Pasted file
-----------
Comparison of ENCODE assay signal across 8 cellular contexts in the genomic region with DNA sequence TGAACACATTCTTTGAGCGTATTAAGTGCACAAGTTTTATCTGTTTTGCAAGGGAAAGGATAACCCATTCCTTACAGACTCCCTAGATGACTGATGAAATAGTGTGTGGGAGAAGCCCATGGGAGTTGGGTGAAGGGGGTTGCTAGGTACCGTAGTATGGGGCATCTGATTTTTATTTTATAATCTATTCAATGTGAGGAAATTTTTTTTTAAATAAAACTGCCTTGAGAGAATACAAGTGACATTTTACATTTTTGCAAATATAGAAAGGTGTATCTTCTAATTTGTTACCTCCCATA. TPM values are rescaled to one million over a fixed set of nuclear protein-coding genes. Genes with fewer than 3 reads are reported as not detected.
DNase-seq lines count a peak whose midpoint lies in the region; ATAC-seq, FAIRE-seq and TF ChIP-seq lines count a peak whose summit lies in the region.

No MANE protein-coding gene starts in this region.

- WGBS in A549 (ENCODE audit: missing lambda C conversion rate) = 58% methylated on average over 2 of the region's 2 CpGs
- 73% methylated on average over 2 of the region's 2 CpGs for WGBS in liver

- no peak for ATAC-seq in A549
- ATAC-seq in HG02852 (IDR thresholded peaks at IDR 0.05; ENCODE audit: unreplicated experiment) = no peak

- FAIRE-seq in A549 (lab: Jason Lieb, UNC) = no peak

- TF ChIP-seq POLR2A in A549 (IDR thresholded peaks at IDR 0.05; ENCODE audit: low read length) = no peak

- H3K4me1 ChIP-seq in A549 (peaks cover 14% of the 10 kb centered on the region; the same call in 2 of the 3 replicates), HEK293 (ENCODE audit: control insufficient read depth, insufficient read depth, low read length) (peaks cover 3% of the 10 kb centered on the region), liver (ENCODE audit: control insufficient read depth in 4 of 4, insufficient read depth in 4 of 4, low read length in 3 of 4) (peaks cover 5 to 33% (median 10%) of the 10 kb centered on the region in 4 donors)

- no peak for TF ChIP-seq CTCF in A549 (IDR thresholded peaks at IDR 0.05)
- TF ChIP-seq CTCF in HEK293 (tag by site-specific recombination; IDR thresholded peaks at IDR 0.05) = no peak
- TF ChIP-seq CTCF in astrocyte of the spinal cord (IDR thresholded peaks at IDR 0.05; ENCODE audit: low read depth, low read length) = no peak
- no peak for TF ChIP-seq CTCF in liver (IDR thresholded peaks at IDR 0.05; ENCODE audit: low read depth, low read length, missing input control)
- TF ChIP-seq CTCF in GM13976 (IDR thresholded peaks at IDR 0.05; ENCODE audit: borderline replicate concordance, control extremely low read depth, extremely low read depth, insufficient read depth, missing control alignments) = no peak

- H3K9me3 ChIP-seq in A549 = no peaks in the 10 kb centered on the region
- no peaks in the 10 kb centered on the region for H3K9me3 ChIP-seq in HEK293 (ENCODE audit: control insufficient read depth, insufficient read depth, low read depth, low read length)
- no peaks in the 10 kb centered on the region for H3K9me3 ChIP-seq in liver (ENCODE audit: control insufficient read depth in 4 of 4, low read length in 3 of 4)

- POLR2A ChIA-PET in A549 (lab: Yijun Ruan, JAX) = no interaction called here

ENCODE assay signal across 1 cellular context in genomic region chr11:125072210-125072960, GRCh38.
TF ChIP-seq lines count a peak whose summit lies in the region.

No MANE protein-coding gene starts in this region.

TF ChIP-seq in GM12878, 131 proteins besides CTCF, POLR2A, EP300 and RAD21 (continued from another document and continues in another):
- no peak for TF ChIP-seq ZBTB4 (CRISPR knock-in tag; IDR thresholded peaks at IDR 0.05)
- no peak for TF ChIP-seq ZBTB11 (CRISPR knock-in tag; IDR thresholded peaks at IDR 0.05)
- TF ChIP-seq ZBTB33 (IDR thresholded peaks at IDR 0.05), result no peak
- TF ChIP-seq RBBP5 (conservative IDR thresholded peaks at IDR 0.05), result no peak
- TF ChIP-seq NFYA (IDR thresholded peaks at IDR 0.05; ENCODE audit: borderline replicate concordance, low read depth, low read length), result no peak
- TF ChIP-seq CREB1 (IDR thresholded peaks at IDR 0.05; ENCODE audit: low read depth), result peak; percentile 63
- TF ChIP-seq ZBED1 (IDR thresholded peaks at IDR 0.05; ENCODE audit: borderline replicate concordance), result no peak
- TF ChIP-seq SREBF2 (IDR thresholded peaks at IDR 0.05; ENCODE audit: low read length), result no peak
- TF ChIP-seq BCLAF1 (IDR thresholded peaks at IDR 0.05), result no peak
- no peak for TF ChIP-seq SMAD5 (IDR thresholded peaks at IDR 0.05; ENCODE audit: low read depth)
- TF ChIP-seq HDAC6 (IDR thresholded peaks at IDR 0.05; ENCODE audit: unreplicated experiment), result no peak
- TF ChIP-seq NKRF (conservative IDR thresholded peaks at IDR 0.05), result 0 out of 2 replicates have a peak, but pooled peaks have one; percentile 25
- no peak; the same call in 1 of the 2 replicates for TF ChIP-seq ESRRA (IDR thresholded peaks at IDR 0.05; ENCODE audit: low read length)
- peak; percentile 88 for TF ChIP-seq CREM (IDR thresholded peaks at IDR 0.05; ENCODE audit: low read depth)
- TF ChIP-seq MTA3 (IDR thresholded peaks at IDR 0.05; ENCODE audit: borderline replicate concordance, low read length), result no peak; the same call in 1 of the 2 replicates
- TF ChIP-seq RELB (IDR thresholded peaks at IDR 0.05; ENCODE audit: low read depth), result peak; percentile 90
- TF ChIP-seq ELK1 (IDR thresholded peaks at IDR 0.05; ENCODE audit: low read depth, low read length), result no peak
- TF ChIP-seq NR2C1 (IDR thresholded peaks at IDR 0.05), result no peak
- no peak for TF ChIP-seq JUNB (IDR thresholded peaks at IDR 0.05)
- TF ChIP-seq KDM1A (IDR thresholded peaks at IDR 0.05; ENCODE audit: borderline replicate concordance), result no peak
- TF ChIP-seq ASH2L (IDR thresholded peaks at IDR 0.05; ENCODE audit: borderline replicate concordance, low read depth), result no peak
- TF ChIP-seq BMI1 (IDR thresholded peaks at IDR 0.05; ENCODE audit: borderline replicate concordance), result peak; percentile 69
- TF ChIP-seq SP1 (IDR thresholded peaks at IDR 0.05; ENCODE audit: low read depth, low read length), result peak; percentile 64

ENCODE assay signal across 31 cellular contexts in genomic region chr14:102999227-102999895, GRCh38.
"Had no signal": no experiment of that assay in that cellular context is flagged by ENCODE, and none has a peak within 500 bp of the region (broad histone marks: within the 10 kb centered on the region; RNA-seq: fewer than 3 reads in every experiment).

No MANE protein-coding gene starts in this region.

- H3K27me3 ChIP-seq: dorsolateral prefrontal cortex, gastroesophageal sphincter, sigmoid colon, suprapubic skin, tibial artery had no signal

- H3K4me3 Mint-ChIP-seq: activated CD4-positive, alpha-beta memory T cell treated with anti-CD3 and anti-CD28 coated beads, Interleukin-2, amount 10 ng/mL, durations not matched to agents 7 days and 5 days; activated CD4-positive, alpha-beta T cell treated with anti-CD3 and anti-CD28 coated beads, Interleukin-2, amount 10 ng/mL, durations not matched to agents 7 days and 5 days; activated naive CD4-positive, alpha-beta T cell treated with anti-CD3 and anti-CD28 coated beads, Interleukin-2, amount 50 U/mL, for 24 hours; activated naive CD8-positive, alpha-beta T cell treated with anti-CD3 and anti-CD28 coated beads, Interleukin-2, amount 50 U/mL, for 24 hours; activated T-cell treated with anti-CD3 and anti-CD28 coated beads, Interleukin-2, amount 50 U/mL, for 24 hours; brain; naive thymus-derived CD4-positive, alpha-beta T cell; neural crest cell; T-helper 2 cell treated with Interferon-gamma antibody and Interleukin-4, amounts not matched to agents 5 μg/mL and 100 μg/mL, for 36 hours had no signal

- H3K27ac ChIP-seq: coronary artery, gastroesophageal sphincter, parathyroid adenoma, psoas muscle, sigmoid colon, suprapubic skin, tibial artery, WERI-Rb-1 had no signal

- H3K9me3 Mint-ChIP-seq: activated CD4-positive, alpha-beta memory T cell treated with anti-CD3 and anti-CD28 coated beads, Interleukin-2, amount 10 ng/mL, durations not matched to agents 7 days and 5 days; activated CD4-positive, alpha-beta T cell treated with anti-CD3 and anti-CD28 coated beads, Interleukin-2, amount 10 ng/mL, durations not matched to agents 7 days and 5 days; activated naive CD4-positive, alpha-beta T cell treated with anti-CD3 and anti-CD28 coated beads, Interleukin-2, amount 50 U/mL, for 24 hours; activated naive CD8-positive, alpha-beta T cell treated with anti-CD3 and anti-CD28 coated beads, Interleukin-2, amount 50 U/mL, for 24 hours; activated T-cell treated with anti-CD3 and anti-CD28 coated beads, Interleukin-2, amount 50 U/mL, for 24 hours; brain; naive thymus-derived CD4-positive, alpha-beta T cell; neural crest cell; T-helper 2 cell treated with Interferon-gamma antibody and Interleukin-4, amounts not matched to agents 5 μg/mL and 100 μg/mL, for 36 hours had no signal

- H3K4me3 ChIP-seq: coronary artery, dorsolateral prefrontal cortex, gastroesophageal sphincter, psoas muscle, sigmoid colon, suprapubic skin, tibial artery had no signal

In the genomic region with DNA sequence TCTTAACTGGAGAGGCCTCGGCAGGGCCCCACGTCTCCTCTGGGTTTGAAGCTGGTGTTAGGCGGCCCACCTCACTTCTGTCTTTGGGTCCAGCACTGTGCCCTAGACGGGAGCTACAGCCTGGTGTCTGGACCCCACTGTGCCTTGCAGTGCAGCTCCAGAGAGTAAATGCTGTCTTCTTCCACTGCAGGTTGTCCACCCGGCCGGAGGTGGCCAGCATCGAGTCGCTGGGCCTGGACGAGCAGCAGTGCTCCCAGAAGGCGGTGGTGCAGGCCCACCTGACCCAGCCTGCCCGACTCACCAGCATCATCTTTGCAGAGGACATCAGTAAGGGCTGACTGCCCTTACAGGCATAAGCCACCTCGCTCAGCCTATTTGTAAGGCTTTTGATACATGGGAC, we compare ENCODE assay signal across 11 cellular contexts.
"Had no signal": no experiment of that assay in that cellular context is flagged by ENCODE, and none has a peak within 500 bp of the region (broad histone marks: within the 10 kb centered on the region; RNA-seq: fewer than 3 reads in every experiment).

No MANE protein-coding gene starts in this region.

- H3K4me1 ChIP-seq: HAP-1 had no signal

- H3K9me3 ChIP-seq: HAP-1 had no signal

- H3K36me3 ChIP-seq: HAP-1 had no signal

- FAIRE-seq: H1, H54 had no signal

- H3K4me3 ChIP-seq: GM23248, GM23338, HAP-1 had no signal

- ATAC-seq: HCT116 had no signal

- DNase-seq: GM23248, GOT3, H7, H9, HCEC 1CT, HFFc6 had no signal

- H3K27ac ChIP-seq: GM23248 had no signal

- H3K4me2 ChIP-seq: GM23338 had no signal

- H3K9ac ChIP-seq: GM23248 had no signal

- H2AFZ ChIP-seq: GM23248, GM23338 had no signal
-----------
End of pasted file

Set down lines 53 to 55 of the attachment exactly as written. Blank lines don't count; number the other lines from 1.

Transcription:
- H3K9me3 Mint-ChIP-seq: activated CD4-positive, alpha-beta memory T cell treated with anti-CD3 and anti-CD28 coated beads, Interleukin-2, amount 10 ng/mL, durations not matched to agents 7 days and 5 days; activated CD4-positive, alpha-beta T cell treated with anti-CD3 and anti-CD28 coated beads, Interleukin-2, amount 10 ng/mL, durations not matched to agents 7 days and 5 days; activated naive CD4-positive, alpha-beta T cell treated with anti-CD3 and anti-CD28 coated beads, Interleukin-2, amount 50 U/mL, for 24 hours; activated naive CD8-positive, alpha-beta T cell treated with anti-CD3 and anti-CD28 coated beads, Interleukin-2, amount 50 U/mL, for 24 hours; activated T-cell treated with anti-CD3 and anti-CD28 coated beads, Interleukin-2, amount 50 U/mL, for 24 hours; brain; naive thymus-derived CD4-positive, alpha-beta T cell; neural crest cell; T-helper 2 cell treated with Interferon-gamma antibody and Interleukin-4, amounts not matched to agents 5 μg/mL and 100 μg/mL, for 36 hours had no signal

- H3K4me3 ChIP-seq: coronary artery, dorsolateral prefrontal cortex, gastroesophageal sphincter, psoas muscle, sigmoid colon, suprapubic skin, tibial artery had no signal

In the genomic region with DNA sequence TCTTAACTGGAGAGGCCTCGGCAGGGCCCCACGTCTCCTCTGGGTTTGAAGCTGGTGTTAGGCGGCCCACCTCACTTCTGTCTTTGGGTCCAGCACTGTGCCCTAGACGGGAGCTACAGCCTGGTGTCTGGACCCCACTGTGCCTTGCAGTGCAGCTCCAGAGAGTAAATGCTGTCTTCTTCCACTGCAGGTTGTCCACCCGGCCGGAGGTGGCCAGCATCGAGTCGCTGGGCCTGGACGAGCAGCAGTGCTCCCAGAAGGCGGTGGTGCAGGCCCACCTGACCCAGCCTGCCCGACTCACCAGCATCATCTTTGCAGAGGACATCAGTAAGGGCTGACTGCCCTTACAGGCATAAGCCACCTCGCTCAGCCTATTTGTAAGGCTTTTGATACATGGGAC, we compare ENCODE assay signal across 11 cellular contexts.